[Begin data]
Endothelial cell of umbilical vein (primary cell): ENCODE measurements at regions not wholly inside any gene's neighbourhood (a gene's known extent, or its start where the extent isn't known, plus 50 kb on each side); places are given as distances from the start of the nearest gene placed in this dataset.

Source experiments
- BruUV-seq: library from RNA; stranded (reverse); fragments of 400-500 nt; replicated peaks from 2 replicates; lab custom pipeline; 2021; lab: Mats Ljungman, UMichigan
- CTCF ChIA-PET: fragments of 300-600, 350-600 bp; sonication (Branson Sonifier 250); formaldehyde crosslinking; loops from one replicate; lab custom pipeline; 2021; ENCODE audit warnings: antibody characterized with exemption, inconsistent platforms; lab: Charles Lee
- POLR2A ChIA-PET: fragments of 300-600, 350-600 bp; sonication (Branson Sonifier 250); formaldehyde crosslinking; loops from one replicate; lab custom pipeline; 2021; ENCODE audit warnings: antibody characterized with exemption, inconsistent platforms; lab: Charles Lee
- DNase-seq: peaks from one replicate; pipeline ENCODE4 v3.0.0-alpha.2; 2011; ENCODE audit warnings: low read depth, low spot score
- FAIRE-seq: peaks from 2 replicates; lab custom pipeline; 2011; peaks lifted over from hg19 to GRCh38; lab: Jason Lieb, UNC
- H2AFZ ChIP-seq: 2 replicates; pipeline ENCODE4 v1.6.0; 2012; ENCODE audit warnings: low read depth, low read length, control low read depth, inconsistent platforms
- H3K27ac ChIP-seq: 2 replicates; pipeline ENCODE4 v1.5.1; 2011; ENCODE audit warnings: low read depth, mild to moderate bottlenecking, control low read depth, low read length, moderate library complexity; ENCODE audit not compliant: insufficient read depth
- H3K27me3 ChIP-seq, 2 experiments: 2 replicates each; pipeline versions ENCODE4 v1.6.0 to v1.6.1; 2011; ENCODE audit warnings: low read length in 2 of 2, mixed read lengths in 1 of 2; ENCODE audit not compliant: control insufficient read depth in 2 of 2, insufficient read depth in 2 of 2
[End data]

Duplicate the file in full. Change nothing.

Endothelial cell of umbilical vein (primary cell): ENCODE measurements at regions not wholly inside any gene's neighbourhood (a gene's known extent, or its start where the extent isn't known, plus 50 kb on each side); places are given as distances from the start of the nearest gene placed in this dataset.

Source experiments
- BruUV-seq: library from RNA; stranded (reverse); fragments of 400-500 nt; replicated peaks from 2 replicates; lab custom pipeline; 2021; lab: Mats Ljungman, UMichigan
- CTCF ChIA-PET: fragments of 300-600, 350-600 bp; sonication (Branson Sonifier 250); formaldehyde crosslinking; loops from one replicate; lab custom pipeline; 2021; ENCODE audit warnings: antibody characterized with exemption, inconsistent platforms; lab: Charles Lee
- POLR2A ChIA-PET: fragments of 300-600, 350-600 bp; sonication (Branson Sonifier 250); formaldehyde crosslinking; loops from one replicate; lab custom pipeline; 2021; ENCODE audit warnings: antibody characterized with exemption, inconsistent platforms; lab: Charles Lee
- DNase-seq: peaks from one replicate; pipeline ENCODE4 v3.0.0-alpha.2; 2011; ENCODE audit warnings: low read depth, low spot score
- FAIRE-seq: peaks from 2 replicates; lab custom pipeline; 2011; peaks lifted over from hg19 to GRCh38; lab: Jason Lieb, UNC
- H2AFZ ChIP-seq: 2 replicates; pipeline ENCODE4 v1.6.0; 2012; ENCODE audit warnings: low read depth, low read length, control low read depth, inconsistent platforms
- H3K27ac ChIP-seq: 2 replicates; pipeline ENCODE4 v1.5.1; 2011; ENCODE audit warnings: low read depth, mild to moderate bottlenecking, control low read depth, low read length, moderate library complexity; ENCODE audit not compliant: insufficient read depth
- H3K27me3 ChIP-seq, 2 experiments: 2 replicates each; pipeline versions ENCODE4 v1.6.0 to v1.6.1; 2011; ENCODE audit warnings: low read length in 2 of 2, mixed read lengths in 1 of 2; ENCODE audit not compliant: control insufficient read depth in 2 of 2, insufficient read depth in 2 of 2